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Heat Transfer by Porous Pin Fins and Nanofluid in Rectangular Minichannels.

1. Introduction

Porous media has two specifications: First its dissipation area is greater than the conventional fins that enhance heat convection. Second the irregular motion of the fluid flow around the individual beads mixes the fluid more effectively. Nanofluids are mixtures of base fluid with a very small amount of nanoparticles having dimensions from 1 to 100 nm, with very high thermal conductivities, so it would be the best convection heat transfer by using porous media and nanofluids. Thus studies for the enhancement of convective heat transfer involving nanofluids in porous media are important.Rapid heat removal from heated surfaces and reducing material weight and cost become a major task for design of heat exchanger equipments like Cooling of Internal Combustion engines. Development of super heat exchangers requires fabrication of efficient techniques to exchange great amount of heat between surface such as extended surface and ambient fluid.

Pin fins have a variety of applications in industry due to their excellent heat transfer performance, e.g., in cooling of electronic components, in cooling of gas turbine blades, and recently, in hot water boilers of central heating systems, etc. [1]. In the two early studies by Sahiti et al. [2, 3], it was demonstrated that pin fin arrays offer the most effective way of enhancing the heat transfer rate within a particular heat exchanger volume. However, the pressure drops in such heat exchangers are usually much higher than those in others [1]; this defect greatly lowers the overall heat transfer performances of pin fin heat exchangers and as a result, their applications are restricted. In order to reduce the pressure drops and improve the overall heat transfer performances for pin fin heat exchangers, porous metal pin fin arrays may be used instead of traditional solid metal pin fin arrays.

As porous media can significantly intensify the mixing of fluid flow and increase the contact surface area with fluid inside, it has been regarded as an effective way to enhance heat transfer by using porous media [4]. The flow and heat transfer in porous pin fin heat exchangers for present study can be modeled as forced convective heat transfer in partially filled porous channels. The researches on forced convection with partially filled porous configurations have been investigated extensively in the last years. Hadim [5] studied the laminar forced convection in a fully or partially filled porous channel containing discrete heat sources on the bottom wall. The Brinkman--Forchheimer [6] found that when the width of the heat source and the space between the porous layers were of same magnitudes as the channel height, the heat transfer enhancement in the partially filled channel was almost the same as that in the fully filled porous channel while the pressure drop was much lower.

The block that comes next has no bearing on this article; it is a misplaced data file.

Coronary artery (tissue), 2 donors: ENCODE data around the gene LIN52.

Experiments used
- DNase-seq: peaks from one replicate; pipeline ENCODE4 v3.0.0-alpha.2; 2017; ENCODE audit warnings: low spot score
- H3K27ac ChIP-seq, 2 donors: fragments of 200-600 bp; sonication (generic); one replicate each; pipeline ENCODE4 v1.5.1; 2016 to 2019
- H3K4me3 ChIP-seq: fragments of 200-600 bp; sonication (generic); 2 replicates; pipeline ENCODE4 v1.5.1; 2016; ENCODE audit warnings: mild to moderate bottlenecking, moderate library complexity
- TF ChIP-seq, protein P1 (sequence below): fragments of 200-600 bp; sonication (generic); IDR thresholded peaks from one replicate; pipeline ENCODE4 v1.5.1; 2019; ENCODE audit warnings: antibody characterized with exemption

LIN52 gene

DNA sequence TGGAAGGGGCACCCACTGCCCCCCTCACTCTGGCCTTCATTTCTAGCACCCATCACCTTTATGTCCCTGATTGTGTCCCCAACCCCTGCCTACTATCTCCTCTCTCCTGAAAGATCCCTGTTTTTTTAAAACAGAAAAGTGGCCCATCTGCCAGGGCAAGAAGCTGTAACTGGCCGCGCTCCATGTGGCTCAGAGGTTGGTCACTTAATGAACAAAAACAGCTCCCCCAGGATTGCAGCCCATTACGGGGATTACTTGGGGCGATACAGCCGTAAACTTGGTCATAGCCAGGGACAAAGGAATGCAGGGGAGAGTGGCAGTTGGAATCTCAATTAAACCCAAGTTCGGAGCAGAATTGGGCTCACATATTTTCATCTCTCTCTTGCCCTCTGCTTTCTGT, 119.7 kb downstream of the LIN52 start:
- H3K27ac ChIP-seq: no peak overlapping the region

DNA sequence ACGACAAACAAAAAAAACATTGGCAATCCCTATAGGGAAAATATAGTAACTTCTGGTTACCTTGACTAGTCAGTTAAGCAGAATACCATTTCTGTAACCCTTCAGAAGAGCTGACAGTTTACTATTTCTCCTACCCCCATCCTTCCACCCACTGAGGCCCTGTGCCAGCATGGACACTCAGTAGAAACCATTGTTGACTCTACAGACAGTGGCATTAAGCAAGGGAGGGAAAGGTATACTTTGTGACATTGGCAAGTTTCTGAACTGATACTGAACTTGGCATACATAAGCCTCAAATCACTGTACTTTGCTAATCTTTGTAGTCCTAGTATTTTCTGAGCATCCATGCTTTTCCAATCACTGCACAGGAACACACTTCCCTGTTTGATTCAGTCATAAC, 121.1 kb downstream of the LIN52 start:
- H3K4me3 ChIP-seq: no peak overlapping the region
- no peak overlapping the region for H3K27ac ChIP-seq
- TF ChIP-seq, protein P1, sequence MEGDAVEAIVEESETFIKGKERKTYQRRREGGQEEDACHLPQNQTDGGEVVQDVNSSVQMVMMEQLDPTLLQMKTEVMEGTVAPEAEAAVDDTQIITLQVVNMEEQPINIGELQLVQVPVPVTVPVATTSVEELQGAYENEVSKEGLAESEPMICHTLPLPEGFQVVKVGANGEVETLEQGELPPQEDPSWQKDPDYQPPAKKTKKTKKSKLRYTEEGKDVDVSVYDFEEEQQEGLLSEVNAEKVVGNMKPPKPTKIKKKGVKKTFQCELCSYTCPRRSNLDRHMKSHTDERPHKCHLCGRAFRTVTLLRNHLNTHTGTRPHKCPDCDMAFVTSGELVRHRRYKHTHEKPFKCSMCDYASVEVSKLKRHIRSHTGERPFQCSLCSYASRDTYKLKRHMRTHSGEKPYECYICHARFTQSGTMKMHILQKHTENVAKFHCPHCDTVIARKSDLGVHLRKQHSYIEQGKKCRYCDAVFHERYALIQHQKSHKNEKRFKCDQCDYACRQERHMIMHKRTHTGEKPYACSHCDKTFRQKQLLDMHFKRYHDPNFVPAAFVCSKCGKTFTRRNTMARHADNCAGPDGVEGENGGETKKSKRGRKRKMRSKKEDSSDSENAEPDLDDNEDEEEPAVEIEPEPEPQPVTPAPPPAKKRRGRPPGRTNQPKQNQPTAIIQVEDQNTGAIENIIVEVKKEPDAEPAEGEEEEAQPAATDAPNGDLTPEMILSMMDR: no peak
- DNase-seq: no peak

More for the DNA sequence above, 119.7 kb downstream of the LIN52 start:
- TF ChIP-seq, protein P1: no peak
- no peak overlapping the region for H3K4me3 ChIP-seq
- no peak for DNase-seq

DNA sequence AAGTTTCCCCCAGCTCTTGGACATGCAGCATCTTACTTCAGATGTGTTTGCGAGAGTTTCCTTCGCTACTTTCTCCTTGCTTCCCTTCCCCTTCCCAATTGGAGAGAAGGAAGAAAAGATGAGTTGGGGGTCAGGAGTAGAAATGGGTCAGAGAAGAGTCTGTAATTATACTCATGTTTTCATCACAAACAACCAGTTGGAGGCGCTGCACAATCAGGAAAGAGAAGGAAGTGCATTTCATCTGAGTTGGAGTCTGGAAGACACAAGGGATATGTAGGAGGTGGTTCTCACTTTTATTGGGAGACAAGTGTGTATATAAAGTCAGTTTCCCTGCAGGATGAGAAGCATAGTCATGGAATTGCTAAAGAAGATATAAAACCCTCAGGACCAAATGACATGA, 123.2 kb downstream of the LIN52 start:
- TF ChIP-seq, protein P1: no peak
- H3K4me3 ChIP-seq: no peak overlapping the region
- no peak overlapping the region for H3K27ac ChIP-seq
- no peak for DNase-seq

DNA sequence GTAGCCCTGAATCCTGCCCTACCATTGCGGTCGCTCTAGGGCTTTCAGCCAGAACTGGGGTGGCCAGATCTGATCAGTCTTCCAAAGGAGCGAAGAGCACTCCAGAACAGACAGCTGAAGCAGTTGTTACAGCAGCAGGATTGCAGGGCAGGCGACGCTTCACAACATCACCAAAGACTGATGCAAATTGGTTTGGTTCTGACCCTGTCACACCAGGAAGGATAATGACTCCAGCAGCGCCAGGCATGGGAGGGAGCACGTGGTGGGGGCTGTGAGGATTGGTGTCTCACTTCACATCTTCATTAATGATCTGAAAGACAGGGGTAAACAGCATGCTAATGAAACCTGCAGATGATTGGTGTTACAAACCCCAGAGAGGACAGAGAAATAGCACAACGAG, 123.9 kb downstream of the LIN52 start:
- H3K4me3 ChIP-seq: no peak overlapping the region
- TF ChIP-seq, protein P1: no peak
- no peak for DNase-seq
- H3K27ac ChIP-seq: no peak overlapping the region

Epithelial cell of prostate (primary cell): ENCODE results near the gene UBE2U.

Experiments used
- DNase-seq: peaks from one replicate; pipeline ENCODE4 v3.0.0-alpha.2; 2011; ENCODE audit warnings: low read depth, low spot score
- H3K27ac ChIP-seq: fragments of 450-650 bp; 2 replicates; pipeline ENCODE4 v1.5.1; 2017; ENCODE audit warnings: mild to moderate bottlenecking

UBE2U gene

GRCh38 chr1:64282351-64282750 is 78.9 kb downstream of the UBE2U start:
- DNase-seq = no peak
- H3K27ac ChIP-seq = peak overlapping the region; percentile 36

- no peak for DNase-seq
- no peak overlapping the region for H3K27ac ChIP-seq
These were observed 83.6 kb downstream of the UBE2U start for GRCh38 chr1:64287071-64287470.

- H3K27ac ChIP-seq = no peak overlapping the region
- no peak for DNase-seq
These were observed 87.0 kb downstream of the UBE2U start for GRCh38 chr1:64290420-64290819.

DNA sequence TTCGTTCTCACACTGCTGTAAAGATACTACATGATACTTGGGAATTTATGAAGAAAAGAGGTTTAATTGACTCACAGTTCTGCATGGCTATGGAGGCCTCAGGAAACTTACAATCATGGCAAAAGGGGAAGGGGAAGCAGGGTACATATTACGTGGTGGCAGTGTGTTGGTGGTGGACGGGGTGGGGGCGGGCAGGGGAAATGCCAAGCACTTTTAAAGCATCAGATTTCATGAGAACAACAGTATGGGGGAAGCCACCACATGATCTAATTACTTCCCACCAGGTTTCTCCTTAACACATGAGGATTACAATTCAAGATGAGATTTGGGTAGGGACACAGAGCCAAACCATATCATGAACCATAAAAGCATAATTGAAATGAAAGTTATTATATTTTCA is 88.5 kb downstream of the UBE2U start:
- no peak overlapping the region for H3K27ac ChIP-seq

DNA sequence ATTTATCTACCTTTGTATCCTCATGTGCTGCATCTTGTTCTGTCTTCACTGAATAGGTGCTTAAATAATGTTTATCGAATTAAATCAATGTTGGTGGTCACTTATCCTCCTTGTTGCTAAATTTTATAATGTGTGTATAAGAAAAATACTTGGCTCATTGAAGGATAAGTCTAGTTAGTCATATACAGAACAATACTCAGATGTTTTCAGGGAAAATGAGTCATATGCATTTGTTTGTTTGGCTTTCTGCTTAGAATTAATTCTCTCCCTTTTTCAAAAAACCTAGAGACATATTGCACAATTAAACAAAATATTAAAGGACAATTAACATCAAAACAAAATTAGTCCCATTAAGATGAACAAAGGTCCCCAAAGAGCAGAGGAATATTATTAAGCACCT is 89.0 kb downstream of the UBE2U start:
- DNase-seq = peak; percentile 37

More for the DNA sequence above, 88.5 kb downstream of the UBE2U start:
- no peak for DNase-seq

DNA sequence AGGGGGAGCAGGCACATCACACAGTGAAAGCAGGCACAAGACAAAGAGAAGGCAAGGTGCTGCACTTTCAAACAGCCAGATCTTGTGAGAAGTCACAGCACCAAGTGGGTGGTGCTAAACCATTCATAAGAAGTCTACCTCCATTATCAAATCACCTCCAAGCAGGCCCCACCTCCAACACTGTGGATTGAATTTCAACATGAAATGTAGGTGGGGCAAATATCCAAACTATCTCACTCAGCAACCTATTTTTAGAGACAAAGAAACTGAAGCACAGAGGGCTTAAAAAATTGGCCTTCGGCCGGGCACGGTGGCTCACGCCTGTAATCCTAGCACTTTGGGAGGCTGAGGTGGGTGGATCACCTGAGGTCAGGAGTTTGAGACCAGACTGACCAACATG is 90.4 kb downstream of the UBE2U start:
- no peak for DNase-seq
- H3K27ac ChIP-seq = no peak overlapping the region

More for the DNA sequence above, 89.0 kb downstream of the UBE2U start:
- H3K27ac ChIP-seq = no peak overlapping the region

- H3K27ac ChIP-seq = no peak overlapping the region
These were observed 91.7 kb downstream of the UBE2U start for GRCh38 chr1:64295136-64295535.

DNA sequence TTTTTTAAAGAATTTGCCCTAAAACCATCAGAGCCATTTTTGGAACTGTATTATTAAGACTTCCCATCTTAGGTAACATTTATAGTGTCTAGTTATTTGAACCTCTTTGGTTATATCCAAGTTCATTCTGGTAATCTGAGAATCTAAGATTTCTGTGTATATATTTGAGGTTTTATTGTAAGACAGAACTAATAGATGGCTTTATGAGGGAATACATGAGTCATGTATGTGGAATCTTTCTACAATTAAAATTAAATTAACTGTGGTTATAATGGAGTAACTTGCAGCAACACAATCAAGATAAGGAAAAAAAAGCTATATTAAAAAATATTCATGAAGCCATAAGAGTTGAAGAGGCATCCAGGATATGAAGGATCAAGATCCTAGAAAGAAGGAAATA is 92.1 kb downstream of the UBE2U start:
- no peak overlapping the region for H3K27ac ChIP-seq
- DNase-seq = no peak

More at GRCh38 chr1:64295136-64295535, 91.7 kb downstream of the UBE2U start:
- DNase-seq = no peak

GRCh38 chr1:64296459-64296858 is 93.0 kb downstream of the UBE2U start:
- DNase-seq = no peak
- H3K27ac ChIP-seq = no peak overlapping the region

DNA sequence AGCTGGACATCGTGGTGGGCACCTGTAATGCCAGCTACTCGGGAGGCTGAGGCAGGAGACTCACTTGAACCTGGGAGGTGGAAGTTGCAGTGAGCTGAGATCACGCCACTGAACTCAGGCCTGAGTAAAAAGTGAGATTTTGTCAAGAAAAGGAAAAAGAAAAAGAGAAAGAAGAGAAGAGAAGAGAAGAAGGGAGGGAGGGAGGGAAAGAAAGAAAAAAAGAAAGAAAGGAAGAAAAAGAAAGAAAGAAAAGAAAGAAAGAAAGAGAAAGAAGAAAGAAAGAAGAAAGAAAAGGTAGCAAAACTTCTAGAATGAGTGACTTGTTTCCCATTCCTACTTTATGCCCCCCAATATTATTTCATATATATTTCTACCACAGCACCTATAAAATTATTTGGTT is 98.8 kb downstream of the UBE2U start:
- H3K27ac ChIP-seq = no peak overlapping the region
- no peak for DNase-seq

Hadim and Bethancourt [7] later studied the similar problem in a partially filled porous channel. They found that when the heat source width was decreased, there was a moderate increase in heat transfer enhancement and a significant decrease in pressure drop. Huang and Vafai [8] presented a detailed investigation of forced convection in a channel filled with multiple emplaced porous blocks. With comparison of the local Nusselt number distributions between the channel with and without porous blocks, they found that significant heat transfer augmentation can be achieved through the emplacement of porous blocks. Huang et al. [9] later presented a similar investigation in cooling of multiple heated blocks covered with porous media. The results showed that significant cooling augmentation of the blocks can be achieved through the cover of finite-sized porous substance. Other similar studies of forced convection in a channel filled with porous blocks can also be found in References. [10, 11].

This interest is primarily due to the fact that this kind of structure is encountered in many engineering applications such as drying processes, filtration, thermal insulation, geothermal systems, ground water and oil flow, as well as heat exchangers in all types. Flows with porous media occur in power stations of many practical engineering applications where heating or cooling is required. Some applications include cooling electronic equipment, cooling turbines blades, combustion systems, chemical processes, high performance heat exchangers, and energy systems equipment. The mixing of the high and low energy fluids which occurs in these applications significantly influences the performance of these devices. One of the ways to enhance heat transfer is to employ porous media with and without nanofluid. Porous media is a material containing pores such as metals and oxides. These pores are typically filled with a fluid (liquid or gas). Thus, it causes increase in heat transfer in the flow field. Past studies showed that porous media and nanofluid exhibit enhanced thermal properties, such as higher thermal conductivity and convective heat transfer coefficients compared to the base material.

Kosar et al. [12] experimentally studied the pressure drop and thermal performance of de-ionized water at Reynolds numbers up to 112 over a bank of shrouded staggered micro-pin-fins. They found that for Reynolds numbers above 50, the long tube correlations predicted the heat transfer coefficients well but for Reynolds numbers below w50 the existing correlation over predict the experimental Nusselt number. They reported that endwalls effect is the primary cause for this anomaly. Prasher et al. [13] experimentally investigated the hydraulic and thermal performances of low aspect ratio micro-pin-fin cold plates with square and circular cross-sections under cross flow conditions. They found that some type of transition is happening around Re = 100, therefore, they suggested turbulent flow behavior in micro-pin-fin cold plates for Re > 100.